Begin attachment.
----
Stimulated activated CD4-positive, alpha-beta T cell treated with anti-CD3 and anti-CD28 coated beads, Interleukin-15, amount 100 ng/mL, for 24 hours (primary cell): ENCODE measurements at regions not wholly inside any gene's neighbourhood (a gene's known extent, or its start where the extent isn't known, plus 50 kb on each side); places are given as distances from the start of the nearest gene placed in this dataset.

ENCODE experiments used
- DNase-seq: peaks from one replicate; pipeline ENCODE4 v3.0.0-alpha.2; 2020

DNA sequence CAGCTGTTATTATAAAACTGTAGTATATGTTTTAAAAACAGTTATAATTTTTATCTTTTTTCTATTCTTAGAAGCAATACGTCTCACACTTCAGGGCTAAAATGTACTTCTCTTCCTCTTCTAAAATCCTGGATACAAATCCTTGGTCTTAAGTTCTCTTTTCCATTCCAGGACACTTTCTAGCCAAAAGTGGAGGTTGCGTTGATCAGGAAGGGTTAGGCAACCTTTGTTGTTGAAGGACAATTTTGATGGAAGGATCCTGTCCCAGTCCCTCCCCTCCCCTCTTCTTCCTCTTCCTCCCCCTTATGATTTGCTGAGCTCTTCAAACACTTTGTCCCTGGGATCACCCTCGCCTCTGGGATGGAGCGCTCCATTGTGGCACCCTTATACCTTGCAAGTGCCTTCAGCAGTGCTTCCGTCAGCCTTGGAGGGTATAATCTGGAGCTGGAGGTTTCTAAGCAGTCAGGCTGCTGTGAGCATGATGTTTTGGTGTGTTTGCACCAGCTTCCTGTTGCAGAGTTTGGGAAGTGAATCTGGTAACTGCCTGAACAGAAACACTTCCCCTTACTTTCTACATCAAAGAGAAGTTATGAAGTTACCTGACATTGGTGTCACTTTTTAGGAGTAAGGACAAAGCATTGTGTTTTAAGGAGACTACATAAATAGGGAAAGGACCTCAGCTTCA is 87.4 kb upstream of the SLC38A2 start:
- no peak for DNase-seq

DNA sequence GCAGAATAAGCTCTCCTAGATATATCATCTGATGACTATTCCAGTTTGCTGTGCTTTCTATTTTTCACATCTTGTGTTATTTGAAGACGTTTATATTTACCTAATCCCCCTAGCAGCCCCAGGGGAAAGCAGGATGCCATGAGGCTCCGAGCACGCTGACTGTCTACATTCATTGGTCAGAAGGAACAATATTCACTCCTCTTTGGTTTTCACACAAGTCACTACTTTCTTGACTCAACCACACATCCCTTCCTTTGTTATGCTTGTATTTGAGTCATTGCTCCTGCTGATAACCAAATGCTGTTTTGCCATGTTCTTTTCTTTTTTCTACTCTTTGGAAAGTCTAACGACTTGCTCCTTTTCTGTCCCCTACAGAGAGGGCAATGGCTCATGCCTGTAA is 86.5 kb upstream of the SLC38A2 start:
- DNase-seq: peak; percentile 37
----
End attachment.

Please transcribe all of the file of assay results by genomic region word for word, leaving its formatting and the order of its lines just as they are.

Stimulated activated CD4-positive, alpha-beta T cell treated with anti-CD3 and anti-CD28 coated beads, Interleukin-15, amount 100 ng/mL, for 24 hours (primary cell): ENCODE measurements at regions not wholly inside any gene's neighbourhood (a gene's known extent, or its start where the extent isn't known, plus 50 kb on each side); places are given as distances from the start of the nearest gene placed in this dataset.

ENCODE experiments used
- DNase-seq: peaks from one replicate; pipeline ENCODE4 v3.0.0-alpha.2; 2020

DNA sequence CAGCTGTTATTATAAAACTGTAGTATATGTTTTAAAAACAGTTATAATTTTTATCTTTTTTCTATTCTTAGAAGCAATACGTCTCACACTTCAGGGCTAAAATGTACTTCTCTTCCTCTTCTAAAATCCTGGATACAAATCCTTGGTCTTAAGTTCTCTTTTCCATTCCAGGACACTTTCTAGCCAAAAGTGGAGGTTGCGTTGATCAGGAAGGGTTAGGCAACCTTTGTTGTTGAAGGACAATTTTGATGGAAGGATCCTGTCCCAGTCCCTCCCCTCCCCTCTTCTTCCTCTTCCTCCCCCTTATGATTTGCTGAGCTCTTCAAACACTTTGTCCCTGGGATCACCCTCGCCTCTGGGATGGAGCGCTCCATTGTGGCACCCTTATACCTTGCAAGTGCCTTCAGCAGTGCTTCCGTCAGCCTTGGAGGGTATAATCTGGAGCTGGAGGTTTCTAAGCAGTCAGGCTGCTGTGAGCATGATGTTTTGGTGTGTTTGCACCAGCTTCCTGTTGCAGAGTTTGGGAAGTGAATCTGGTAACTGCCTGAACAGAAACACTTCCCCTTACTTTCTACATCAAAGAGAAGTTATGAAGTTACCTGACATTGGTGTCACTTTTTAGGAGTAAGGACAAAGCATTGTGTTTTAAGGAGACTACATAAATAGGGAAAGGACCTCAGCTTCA is 87.4 kb upstream of the SLC38A2 start:
- no peak for DNase-seq

DNA sequence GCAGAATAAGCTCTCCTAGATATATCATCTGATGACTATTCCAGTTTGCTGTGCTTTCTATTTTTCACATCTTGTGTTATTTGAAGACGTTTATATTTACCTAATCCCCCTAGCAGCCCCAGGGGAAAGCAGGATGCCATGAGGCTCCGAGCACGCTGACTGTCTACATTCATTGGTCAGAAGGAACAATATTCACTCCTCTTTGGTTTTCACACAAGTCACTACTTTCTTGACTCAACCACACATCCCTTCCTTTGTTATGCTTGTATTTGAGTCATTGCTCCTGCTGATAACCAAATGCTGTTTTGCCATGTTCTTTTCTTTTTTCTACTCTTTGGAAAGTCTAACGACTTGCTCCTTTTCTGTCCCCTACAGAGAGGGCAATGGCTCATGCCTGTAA is 86.5 kb upstream of the SLC38A2 start:
- DNase-seq: peak; percentile 37